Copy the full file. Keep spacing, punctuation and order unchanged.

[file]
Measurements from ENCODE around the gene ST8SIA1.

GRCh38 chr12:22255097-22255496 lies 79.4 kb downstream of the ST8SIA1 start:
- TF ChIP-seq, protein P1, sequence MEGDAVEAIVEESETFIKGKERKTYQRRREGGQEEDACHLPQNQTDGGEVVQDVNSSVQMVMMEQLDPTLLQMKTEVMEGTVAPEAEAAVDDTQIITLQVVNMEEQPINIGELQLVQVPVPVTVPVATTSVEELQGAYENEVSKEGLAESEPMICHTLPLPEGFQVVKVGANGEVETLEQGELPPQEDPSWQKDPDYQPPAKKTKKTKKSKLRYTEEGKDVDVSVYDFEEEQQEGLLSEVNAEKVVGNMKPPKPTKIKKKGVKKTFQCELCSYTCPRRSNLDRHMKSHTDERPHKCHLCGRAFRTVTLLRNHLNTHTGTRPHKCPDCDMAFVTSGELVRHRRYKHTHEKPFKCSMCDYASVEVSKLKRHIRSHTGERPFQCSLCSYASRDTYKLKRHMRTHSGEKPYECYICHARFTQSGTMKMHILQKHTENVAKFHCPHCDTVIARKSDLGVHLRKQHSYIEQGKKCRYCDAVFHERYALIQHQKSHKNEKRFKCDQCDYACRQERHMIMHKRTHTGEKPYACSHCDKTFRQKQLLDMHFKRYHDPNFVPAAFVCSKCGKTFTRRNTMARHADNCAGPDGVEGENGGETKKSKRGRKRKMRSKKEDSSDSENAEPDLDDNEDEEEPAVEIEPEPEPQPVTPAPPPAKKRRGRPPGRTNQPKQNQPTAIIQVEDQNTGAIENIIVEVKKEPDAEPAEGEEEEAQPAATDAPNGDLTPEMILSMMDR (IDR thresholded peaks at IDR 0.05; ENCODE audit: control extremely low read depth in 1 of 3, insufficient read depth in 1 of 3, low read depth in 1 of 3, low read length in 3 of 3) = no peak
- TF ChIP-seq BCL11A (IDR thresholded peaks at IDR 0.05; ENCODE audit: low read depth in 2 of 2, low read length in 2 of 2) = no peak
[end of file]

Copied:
Measurements from ENCODE around the gene ST8SIA1.

GRCh38 chr12:22255097-22255496 lies 79.4 kb downstream of the ST8SIA1 start:
- TF ChIP-seq, protein P1, sequence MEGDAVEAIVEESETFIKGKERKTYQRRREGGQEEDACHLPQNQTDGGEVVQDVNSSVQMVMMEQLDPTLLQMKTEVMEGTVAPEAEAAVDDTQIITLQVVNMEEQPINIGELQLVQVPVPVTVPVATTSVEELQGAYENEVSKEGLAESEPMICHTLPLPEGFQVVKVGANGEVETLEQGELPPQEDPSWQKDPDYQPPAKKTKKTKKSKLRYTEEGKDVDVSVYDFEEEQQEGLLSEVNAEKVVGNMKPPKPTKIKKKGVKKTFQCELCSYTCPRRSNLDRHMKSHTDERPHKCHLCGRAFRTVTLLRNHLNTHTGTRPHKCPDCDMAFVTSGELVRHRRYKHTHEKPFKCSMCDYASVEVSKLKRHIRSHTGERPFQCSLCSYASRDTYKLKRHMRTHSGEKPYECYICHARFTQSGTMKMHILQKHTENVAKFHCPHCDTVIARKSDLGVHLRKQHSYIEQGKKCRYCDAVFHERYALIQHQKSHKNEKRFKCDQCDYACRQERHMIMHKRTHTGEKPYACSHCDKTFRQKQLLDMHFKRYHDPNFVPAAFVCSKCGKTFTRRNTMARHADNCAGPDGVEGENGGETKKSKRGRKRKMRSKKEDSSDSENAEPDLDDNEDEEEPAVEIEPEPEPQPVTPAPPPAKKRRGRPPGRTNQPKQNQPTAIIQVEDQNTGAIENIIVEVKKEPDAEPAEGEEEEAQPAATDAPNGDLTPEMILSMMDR (IDR thresholded peaks at IDR 0.05; ENCODE audit: control extremely low read depth in 1 of 3, insufficient read depth in 1 of 3, low read depth in 1 of 3, low read length in 3 of 3) = no peak
- TF ChIP-seq BCL11A (IDR thresholded peaks at IDR 0.05; ENCODE audit: low read depth in 2 of 2, low read length in 2 of 2) = no peak